Short but sweet! Have a great day.

Sunday, May 11, 2014


Happy Mother's Day!

Extra special Happy Mother's Day wishes to my mom, Rosemary. Do you know what that makes me? Rosemary's baby.


Alex and Ella spent the weekend with their dad--that's just how our weekends tend to work out. Even though it's Mom's day weekend, I really needed the time alone. I slept in, graded some papers, cleaned house--even wrote a poem. This was my time to decompress after last week's festival. I did catch Alex's little league game and made dinner after. The perfect end to Mother's Day.


The photo above is from Dead Horse Beach in Salem. I knew of the beach but never made a connection with the name until this weekend. Once I heard the name, I needed to write a poem about it.


To-do list

1. Write poem for an anthology
2. Work on another poem (I've had an idea rolling around and I don't want to lose it) 
3. Organize third manuscript
4. Revive Juno project
5. Set up reading dates for second book
6. Submit poems to two journals


I'm starting to feel that connection again to my writing, which means I'm connecting to my life again. The last two months took a lot out of me. But this time I know I'm not too far away from my center. The cosmic tumblers are clicking back into place.

Friday, May 09, 2014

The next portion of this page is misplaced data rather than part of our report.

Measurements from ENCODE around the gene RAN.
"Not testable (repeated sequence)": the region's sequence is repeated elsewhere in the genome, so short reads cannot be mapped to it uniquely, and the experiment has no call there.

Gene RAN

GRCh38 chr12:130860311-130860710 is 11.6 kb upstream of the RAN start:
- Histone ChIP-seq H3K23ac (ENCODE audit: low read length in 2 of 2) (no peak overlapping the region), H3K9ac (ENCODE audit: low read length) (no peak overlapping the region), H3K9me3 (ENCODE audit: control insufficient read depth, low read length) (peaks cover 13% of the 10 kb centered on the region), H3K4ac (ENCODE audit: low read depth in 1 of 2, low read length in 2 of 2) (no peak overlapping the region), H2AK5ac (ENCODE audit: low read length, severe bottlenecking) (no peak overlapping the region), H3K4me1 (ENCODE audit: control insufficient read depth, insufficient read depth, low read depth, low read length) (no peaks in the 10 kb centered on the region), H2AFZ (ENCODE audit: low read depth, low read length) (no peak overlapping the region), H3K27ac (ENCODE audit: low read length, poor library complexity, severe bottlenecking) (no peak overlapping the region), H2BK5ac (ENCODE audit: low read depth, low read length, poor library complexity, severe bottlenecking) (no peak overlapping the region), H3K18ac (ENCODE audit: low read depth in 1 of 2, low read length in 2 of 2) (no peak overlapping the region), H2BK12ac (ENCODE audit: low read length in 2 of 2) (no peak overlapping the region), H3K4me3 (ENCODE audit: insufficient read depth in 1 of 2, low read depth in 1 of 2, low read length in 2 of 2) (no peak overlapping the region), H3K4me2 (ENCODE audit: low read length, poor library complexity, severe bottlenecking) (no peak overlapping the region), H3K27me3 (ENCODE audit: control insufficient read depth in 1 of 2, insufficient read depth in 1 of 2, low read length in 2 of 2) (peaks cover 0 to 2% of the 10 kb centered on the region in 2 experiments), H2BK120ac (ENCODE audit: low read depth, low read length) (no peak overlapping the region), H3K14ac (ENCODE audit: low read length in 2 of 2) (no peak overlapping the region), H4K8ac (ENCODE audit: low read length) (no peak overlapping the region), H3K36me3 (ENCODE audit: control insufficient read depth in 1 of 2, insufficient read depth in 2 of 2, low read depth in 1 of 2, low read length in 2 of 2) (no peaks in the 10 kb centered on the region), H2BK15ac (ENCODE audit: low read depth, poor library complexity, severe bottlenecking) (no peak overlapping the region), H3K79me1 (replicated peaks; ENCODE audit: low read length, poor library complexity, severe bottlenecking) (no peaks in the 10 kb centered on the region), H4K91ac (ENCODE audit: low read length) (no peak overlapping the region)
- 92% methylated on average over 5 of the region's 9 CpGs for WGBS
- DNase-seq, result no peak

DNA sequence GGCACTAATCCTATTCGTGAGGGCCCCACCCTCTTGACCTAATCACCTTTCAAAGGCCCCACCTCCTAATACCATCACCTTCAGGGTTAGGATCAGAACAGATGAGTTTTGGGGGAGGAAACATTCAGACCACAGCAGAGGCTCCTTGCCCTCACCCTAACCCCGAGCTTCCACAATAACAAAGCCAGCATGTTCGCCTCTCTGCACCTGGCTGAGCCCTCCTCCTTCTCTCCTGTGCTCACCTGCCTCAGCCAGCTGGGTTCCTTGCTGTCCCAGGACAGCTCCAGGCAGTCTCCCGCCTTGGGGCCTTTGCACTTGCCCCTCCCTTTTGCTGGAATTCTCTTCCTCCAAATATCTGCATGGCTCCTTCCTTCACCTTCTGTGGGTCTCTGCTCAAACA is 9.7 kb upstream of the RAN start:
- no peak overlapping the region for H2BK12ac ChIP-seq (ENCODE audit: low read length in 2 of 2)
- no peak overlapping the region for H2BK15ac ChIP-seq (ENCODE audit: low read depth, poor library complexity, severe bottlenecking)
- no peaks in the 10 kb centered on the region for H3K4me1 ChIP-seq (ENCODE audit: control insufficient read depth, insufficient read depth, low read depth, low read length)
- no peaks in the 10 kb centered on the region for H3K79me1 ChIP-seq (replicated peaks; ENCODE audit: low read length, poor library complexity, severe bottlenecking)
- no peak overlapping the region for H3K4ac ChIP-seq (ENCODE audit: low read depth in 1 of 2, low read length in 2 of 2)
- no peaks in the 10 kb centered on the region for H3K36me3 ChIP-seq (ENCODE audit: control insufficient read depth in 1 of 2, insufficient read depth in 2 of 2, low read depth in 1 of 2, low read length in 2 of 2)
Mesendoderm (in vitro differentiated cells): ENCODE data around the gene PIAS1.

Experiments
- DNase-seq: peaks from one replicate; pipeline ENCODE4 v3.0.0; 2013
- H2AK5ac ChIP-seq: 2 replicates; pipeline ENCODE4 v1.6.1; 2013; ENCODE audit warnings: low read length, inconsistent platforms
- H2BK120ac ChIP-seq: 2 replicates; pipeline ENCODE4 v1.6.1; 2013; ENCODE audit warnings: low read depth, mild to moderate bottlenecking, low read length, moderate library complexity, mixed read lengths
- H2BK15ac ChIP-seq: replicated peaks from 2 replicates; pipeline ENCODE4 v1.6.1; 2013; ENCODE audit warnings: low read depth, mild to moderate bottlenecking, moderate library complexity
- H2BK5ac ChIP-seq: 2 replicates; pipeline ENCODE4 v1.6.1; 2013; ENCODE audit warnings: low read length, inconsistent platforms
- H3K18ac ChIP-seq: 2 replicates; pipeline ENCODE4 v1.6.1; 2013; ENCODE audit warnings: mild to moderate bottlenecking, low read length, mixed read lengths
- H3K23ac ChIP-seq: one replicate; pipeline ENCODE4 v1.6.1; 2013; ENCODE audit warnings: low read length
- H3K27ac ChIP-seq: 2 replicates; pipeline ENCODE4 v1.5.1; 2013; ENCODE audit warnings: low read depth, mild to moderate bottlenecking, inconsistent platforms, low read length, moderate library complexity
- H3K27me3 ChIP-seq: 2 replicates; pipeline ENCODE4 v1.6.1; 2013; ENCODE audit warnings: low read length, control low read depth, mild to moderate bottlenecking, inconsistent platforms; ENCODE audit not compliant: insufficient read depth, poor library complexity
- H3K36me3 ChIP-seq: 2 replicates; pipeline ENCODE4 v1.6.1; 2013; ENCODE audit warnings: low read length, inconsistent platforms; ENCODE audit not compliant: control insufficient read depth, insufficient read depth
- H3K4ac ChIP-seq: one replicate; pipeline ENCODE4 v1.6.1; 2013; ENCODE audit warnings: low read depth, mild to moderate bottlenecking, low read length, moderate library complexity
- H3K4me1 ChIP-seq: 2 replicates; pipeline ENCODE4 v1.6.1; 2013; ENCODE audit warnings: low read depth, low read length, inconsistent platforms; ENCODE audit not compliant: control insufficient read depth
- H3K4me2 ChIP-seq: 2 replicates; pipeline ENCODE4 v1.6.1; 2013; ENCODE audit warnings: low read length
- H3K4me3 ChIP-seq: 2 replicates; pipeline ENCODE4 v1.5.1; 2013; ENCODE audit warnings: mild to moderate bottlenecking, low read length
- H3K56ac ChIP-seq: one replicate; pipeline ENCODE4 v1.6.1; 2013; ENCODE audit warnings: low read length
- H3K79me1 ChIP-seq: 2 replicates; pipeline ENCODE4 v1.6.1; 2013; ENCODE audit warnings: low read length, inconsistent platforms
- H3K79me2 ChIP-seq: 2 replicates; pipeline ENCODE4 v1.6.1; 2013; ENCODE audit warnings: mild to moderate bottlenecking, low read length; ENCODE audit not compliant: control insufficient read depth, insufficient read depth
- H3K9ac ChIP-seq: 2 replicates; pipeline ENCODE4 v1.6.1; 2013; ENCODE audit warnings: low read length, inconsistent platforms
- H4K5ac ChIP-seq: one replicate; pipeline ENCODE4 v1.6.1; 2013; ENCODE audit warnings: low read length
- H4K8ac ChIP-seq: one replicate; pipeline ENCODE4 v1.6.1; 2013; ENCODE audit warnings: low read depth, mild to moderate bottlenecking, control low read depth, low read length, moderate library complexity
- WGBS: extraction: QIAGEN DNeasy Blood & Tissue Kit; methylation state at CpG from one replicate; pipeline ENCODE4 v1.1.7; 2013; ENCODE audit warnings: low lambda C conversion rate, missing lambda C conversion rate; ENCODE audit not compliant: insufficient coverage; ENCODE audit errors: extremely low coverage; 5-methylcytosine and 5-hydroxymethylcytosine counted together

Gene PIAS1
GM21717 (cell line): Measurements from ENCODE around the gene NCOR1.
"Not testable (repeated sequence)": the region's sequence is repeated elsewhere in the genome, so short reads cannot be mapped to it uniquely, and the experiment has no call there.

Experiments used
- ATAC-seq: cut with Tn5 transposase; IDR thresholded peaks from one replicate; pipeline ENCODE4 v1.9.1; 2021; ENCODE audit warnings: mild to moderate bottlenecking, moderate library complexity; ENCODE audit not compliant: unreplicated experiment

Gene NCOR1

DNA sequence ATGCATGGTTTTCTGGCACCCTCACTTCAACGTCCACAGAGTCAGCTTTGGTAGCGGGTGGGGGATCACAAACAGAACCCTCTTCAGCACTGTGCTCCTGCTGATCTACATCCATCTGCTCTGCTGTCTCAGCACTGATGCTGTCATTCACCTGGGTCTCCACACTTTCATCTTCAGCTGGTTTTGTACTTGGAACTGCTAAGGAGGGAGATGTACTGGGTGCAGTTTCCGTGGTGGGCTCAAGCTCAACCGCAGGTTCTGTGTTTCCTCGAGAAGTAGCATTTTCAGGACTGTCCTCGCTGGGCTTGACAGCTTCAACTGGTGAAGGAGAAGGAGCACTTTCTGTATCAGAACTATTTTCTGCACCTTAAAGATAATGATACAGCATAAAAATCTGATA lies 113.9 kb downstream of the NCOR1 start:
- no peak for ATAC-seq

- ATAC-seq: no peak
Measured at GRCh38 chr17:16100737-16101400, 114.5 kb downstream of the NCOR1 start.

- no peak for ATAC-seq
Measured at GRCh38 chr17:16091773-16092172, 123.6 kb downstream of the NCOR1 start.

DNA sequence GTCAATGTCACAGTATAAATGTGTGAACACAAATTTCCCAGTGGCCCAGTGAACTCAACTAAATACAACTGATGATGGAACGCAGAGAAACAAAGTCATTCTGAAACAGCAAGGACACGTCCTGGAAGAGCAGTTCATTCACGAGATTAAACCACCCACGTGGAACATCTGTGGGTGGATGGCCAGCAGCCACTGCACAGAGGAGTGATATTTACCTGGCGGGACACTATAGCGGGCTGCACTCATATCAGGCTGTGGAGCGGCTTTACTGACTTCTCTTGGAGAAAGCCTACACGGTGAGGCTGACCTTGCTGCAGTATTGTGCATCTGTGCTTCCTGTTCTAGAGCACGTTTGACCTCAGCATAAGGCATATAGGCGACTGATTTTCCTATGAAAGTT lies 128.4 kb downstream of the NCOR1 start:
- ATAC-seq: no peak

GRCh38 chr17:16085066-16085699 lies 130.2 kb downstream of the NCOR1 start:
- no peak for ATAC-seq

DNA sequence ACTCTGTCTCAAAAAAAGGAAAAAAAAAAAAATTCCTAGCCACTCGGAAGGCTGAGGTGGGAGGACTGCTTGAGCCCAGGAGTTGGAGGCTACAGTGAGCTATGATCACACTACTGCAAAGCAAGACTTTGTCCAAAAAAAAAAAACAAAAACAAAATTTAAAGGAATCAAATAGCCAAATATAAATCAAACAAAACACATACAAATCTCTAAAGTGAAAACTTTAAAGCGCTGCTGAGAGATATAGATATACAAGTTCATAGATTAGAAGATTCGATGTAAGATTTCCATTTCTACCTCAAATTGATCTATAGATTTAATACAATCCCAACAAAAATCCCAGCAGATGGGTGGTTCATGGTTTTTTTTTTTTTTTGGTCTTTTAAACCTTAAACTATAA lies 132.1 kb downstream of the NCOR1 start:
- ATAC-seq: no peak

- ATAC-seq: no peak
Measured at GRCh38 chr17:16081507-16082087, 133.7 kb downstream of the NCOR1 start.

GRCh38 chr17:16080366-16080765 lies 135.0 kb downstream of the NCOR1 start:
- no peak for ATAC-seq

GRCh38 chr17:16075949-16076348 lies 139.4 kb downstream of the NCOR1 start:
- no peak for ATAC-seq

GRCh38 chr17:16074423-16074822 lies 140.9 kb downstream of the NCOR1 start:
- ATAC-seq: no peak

Post Fest Wrap-up

The 2014 Mass Poetry Festival came and went, but not without a few incredible moments. Here are my favorites:

1. Getting 30 minutes of uninterrupted time with Phil Levine. Here's a pic with Carol Ann Duffy and our emerging poet Heather Tressler.

2. Selfies with Oliver de la Paz and Li-Young Lee.

3. Lucie Brock-Brodio's closing reading on Sunday. She was so funny and engaging--a nice way to end the festival. Also, watching Michael Ansara and Lucie untangle themselves. (Lucie's hair and Michael's festival button. No photos, you had to be there.)

4. Hearing Cornelius Eady perform with his two of his band mates. I've known Cornelius for nearly 20 years but have never heard him play an instrument or sing. This was a real treat. Hope to have the full band back soon.

5. The State of Poetry panel. Jennifer Jean always does a nice job moderating that panel. I appreciated hearing the variety of perspectives that contradicted and complemented each other.

l-r: festival cofounder Michael Ansara, Kim Addonizio, Oliver de la Paz, and Poetry editor Don Share.

6. Feeling the good energy reflected back at me as I introduced poets on Friday and Saturday nights.

7. A beautiful Saturday afternoon after a tricky weather forecast. I'm just thankful I didn't have to move the performance stage or the small press and literary fair inside.

8. Seeing our volunteers leave, only to come back to work another shift. Such dedication.

9. The reception.

l-r: Vivian Shipley, Kim Addonizio, Oliver de la Paz, Joseph O. Legaspi, Susan Rich, and me.

10. Sunday afternoon after headquarter closes and our immediate team goes out for a round of celebratory drinks!